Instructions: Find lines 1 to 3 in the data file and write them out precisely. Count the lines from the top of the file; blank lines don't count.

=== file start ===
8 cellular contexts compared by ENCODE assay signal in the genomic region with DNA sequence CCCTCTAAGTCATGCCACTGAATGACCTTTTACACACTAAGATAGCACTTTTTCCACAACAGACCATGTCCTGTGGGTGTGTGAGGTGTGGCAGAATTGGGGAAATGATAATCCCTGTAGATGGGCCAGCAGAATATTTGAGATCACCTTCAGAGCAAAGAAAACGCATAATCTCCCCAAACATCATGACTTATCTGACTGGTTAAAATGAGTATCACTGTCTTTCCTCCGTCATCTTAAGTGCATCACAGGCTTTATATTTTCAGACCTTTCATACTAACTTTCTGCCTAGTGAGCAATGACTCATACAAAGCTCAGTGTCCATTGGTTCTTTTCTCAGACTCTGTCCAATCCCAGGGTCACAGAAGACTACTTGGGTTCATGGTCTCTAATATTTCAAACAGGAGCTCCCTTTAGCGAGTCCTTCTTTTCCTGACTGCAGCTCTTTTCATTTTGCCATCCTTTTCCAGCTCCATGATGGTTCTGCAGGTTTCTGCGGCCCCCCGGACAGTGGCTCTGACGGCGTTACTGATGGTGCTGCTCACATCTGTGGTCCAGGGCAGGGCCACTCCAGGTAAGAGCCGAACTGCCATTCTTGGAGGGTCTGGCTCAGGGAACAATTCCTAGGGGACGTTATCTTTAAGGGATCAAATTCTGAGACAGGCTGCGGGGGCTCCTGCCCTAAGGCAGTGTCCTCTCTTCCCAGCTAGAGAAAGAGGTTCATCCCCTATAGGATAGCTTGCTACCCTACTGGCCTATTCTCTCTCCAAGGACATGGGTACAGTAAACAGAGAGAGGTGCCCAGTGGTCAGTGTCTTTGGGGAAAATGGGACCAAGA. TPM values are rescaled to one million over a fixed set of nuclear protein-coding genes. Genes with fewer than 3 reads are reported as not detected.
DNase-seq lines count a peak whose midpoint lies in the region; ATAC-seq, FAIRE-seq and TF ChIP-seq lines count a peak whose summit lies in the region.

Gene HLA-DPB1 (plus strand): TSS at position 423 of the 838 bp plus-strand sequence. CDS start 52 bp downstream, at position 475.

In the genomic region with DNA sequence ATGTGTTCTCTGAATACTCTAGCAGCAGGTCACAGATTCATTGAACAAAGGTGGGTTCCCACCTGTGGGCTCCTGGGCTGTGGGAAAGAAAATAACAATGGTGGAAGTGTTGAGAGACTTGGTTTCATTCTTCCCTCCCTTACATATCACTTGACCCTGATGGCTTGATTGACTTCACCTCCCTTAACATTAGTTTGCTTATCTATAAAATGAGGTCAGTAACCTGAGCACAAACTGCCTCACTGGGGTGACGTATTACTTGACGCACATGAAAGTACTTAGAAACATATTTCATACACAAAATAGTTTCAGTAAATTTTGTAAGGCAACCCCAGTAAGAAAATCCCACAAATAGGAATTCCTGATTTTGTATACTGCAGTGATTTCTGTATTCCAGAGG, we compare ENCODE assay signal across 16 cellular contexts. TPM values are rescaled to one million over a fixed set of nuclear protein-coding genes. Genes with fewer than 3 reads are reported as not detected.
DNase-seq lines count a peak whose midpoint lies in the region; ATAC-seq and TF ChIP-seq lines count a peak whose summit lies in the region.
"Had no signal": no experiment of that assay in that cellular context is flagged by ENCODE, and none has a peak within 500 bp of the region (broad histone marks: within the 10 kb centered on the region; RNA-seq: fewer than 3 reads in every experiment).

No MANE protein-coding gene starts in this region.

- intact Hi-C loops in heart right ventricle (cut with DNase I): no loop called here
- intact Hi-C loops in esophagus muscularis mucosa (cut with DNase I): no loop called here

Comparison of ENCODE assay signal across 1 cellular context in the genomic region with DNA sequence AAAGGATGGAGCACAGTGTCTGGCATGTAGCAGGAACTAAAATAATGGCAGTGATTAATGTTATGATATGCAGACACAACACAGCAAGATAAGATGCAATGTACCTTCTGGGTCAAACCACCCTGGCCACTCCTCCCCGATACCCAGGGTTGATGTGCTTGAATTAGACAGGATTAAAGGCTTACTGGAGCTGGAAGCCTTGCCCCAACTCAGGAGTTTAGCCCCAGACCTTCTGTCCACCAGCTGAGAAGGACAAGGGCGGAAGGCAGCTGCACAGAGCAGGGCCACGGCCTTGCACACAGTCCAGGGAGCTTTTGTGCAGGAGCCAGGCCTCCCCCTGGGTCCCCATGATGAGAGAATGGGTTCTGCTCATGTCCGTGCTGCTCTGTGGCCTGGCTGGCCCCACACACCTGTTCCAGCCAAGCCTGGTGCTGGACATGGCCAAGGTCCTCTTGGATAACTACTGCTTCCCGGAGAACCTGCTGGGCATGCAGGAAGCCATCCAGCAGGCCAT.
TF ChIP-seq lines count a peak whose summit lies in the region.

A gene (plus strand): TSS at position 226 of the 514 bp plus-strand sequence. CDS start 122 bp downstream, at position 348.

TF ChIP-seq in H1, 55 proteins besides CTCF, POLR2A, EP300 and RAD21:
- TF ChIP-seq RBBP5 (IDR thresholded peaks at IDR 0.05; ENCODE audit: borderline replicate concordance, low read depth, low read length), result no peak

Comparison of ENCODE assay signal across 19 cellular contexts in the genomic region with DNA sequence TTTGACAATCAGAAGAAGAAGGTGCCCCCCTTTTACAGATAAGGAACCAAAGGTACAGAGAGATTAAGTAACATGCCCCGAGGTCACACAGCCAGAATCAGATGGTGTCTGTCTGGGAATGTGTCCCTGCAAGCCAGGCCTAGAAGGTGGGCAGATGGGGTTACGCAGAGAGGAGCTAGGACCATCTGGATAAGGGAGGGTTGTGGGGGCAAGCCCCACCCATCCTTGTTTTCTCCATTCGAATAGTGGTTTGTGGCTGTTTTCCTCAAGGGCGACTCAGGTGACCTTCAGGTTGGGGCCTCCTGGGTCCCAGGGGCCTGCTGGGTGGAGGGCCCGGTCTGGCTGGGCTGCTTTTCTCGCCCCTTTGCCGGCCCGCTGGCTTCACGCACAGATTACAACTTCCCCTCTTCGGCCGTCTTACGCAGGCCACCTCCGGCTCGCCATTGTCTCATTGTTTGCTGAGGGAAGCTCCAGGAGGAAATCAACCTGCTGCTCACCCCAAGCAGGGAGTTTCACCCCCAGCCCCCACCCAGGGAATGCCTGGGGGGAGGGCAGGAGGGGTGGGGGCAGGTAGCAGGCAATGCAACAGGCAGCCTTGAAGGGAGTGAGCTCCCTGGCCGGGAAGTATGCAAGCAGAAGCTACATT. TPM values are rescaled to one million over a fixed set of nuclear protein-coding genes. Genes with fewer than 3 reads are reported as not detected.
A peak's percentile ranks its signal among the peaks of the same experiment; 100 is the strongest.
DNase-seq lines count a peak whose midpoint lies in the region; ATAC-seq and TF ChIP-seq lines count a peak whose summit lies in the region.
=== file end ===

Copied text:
8 cellular contexts compared by ENCODE assay signal in the genomic region with DNA sequence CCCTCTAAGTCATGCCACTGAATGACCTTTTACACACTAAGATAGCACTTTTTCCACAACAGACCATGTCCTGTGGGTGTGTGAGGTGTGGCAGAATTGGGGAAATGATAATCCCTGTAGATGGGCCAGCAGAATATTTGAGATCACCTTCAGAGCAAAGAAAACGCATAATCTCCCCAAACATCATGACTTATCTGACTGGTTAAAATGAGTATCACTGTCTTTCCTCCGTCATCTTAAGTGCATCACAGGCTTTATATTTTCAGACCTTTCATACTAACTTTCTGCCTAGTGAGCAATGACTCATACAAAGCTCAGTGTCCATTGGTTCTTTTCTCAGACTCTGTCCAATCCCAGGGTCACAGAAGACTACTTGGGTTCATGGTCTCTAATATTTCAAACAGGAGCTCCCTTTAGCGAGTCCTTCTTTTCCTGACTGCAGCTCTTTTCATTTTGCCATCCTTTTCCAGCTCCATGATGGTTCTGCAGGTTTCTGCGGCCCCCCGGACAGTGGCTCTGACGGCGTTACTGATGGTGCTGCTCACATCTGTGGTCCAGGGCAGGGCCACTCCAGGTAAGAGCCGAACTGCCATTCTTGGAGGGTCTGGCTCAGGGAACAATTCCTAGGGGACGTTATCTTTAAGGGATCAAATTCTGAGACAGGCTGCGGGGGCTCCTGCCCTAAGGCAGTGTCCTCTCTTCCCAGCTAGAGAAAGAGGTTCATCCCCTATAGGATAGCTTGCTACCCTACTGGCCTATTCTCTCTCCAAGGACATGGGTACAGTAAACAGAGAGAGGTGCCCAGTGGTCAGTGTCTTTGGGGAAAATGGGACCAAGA. TPM values are rescaled to one million over a fixed set of nuclear protein-coding genes. Genes with fewer than 3 reads are reported as not detected.
DNase-seq lines count a peak whose midpoint lies in the region; ATAC-seq, FAIRE-seq and TF ChIP-seq lines count a peak whose summit lies in the region.

Gene HLA-DPB1 (plus strand): TSS at position 423 of the 838 bp plus-strand sequence. CDS start 52 bp downstream, at position 475.